Coronavirus: How to Test for Loss of Smell and Taste


A possible sign of coronavirus/COVID-19 could be the loss of smell and taste (also known as anosmia), and The Doctors share a simple way to check if your senses have been affected.

According to reports, mild South Korean cases saw 30 percent of patients losing their ability to smell and taste and in Germany more than 2 in 3 patients also experienced this.

Read: Coronavirus: Should You Clean Packages, Groceries, Take-Out Containers?

A simple method to determine if your sense of smell has been impaired is the "The Jellybean Test."

Steven Munger, director of the Center for Smell and Taste at the University of Florida tells CNN, "You take a jellybean in one hand, and with the other hand you hold your nose tightly so you're not getting any airflow...You put the jellybean in your mouth and chew it. Let's say it's a fruit flavor jellybean: if you get the savory plus the sweetness of the jellybean you'll know you have functional taste." Adding, "So if you can go from sweet and sour to the full flavor and know what the flavor is then your sense of smell is probably in pretty good shape."

Read: Will Stores Run out of Food or Pet Food Due to Coronavirus?

If you do not have any jellybeans, ENT specialist Dr. Erich Voigt says coffee or a citrus fruit can be used to check for anosmia.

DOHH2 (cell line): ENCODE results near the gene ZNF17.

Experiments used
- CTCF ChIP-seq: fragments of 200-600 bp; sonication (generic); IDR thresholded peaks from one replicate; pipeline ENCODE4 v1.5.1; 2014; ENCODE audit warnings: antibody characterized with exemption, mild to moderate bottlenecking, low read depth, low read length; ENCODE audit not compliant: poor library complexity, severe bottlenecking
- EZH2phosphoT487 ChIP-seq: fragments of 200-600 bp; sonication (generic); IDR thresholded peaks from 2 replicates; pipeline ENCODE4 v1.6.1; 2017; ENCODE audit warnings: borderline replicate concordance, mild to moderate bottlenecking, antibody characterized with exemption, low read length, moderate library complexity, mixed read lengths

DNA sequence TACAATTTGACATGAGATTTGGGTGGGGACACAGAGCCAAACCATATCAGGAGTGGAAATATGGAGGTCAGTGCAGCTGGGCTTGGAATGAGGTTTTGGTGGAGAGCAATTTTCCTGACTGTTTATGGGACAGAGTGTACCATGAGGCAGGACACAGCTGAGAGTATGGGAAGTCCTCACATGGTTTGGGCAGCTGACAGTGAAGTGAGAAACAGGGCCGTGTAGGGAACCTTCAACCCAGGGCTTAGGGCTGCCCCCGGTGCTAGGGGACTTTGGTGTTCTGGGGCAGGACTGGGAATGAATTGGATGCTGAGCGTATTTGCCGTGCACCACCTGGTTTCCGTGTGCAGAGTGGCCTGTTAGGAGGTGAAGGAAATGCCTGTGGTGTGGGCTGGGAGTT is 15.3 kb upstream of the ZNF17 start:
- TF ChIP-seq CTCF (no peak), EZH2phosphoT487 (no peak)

"The pure smell sense would be if you can smell a particular substance that's not stimulating other nerves," he told CNN. "So some examples of that would be if you can smell ground coffee or coffee brewing, or if you can smell someone peeling an orange. That's the smell sense."

Read: Is Take Out Safe During the Coronavirus Pandemic?

He warns that someone should not test their sense of smell with things like ammonia or cleaning solutions, explaining, "Those stimulate the trigeminal nerve, which is an irritant nerve... people will think, 'Oh, I can smell Clorox, I can smell ammonia, which means I can smell.' But no, that's not correct. They're not actually smelling, they're using the trigeminal nerve."

The Doctors note that a loss of smell and taste does not only indicate someone might have coronavirus, as it can easily be linked to a cold or the flu, as well as nasal polyps, tumors, Alzheimer's or Parkinson's, or a brain or head injury. Additionally, a lack of taste can be linked to chemotherapy and radiation therapy.

Get more helpful resources, tips, advice and news on coronavirus/COVID-19 from The Doctors.

*Stay informed on the latest information on the coronavirus from the Centers for Disease Control and Prevention and the World Health Organization and learn about prevention methods and what to do if you are infected.

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